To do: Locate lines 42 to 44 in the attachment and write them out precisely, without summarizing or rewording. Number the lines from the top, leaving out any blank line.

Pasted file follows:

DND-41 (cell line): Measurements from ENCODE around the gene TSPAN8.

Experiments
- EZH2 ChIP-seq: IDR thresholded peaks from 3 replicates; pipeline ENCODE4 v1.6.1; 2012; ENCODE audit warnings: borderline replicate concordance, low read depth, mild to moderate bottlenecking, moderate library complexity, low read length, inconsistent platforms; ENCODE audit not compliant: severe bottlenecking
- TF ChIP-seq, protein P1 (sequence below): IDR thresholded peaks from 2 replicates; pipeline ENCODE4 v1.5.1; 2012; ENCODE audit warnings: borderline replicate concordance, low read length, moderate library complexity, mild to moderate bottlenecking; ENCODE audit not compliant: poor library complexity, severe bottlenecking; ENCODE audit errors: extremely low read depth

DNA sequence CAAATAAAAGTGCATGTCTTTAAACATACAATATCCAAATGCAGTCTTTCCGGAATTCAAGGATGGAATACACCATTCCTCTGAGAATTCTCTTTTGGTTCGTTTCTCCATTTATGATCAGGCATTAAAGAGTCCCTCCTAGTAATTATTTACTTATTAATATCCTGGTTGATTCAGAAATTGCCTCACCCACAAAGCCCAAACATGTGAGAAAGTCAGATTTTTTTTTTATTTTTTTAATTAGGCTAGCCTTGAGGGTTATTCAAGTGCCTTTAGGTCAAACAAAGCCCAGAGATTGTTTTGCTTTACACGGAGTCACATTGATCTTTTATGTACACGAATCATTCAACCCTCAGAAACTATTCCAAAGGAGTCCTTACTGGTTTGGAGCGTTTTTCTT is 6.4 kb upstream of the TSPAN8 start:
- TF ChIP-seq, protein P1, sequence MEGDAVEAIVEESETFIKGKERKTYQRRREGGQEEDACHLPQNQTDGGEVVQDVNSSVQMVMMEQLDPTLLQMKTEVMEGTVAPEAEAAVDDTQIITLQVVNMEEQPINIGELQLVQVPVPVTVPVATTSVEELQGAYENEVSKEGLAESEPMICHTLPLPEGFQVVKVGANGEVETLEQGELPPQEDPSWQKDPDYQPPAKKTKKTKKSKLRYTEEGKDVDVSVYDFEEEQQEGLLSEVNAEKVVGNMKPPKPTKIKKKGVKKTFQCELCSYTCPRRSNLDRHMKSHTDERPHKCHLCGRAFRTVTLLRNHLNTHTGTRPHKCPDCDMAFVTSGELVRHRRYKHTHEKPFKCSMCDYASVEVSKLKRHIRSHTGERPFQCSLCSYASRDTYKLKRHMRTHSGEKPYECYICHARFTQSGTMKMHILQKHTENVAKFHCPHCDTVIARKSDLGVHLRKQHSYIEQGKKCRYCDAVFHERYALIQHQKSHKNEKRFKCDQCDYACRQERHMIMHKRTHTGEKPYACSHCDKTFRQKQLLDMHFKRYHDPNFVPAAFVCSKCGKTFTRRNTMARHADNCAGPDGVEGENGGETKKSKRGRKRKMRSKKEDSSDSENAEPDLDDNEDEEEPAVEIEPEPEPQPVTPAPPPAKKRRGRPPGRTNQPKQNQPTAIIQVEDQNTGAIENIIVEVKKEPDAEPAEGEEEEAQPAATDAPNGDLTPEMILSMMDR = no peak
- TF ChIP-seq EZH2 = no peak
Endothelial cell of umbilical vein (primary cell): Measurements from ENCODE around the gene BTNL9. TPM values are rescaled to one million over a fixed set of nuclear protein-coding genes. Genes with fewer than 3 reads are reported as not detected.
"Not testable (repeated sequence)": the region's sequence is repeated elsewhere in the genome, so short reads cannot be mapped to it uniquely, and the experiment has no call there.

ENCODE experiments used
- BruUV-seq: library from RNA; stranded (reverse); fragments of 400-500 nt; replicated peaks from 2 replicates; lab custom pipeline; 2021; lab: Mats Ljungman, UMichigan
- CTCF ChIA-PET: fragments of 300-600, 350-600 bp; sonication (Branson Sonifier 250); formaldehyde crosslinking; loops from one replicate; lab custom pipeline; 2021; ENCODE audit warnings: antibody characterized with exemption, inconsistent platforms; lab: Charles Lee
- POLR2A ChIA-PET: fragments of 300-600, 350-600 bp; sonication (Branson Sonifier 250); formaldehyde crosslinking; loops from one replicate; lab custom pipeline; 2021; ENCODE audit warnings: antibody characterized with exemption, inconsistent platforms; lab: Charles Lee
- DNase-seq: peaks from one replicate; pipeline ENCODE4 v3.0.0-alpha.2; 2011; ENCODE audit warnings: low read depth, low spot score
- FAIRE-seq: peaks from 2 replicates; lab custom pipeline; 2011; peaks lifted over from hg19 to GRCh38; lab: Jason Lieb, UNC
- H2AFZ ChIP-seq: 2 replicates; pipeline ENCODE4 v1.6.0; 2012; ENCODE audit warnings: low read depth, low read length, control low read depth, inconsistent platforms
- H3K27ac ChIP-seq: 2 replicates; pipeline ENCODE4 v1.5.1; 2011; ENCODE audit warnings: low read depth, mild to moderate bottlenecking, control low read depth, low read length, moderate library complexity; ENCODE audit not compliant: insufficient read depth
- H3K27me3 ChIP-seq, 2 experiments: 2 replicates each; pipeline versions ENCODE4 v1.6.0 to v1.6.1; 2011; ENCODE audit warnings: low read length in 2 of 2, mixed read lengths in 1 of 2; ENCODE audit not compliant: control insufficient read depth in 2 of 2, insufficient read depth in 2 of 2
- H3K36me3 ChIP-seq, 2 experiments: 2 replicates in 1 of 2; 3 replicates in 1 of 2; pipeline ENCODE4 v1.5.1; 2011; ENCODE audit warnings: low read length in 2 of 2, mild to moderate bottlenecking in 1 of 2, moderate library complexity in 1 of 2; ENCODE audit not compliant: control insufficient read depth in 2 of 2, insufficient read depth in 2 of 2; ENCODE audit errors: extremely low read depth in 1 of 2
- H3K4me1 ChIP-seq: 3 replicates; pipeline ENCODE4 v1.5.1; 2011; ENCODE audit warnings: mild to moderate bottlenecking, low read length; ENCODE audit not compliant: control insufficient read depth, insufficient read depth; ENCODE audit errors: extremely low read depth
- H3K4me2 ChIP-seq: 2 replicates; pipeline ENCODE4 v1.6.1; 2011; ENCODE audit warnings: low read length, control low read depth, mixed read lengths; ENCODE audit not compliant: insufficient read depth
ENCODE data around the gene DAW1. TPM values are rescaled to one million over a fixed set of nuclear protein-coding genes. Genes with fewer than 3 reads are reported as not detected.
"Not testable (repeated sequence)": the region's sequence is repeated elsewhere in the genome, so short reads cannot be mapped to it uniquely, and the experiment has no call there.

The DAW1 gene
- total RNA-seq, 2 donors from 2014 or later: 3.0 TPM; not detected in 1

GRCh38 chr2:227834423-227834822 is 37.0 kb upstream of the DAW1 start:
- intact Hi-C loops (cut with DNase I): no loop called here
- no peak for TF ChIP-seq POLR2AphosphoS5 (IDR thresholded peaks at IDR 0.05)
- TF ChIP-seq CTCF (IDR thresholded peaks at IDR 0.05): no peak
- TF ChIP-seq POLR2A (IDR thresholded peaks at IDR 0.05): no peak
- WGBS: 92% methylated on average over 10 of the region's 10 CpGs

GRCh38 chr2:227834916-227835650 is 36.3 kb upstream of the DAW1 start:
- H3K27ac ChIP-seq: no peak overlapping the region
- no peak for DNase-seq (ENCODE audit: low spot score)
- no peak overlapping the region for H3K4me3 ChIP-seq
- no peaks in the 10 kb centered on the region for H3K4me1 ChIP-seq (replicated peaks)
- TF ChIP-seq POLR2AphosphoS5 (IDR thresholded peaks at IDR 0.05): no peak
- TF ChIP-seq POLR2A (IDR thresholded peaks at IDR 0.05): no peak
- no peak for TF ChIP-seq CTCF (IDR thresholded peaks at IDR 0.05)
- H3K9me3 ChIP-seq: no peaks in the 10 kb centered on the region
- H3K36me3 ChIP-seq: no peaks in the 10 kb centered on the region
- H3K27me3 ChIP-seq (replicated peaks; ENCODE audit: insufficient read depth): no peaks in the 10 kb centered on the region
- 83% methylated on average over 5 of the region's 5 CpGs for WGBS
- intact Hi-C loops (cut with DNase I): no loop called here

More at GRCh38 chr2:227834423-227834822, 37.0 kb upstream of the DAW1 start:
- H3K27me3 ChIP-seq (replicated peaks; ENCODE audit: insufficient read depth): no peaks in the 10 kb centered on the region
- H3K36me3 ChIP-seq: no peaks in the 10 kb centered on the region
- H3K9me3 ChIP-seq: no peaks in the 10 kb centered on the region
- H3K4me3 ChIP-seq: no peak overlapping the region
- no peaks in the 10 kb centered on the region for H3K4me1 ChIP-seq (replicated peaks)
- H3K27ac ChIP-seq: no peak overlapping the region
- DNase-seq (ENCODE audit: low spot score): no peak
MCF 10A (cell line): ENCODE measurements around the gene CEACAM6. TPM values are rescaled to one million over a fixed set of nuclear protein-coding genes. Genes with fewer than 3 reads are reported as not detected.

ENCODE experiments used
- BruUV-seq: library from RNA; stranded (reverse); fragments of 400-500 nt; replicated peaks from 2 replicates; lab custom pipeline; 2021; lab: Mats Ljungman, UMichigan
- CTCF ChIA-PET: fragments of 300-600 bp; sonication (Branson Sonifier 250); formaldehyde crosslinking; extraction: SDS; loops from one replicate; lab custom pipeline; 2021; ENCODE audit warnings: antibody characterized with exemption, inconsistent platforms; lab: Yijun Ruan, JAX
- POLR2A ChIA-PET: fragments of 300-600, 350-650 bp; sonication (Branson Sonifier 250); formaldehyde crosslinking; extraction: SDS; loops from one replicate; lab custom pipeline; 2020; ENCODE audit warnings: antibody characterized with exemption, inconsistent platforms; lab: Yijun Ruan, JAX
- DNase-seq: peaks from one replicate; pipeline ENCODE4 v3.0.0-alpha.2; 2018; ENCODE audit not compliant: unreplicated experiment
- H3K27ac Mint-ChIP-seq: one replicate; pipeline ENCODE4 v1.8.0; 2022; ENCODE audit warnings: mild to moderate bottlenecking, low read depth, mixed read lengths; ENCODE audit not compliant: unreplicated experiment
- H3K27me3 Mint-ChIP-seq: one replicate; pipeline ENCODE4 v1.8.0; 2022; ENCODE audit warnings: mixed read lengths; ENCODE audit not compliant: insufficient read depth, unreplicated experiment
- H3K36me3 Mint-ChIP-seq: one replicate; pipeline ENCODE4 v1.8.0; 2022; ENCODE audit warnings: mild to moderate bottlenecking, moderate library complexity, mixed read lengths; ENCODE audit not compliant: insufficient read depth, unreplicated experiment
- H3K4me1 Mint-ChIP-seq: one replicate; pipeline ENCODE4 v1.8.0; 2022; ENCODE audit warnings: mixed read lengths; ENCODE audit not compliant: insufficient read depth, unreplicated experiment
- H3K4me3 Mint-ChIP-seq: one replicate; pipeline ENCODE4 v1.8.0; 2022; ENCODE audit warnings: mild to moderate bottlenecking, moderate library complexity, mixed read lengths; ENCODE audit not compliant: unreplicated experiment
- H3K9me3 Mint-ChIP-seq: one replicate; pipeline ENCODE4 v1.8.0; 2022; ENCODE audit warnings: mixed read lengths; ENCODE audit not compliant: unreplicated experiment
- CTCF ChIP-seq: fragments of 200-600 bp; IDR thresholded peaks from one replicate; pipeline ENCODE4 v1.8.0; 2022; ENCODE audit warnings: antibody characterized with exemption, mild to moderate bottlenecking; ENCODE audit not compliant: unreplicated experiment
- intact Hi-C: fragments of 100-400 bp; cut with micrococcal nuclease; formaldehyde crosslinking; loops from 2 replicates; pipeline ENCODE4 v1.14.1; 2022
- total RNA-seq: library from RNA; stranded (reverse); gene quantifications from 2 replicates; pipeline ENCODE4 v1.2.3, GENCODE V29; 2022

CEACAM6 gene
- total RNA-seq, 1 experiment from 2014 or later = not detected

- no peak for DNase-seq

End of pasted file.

- H3K27me3 ChIP-seq (replicated peaks; ENCODE audit: insufficient read depth): no peaks in the 10 kb centered on the region
- 83% methylated on average over 5 of the region's 5 CpGs for WGBS
- intact Hi-C loops (cut with DNase I): no loop called here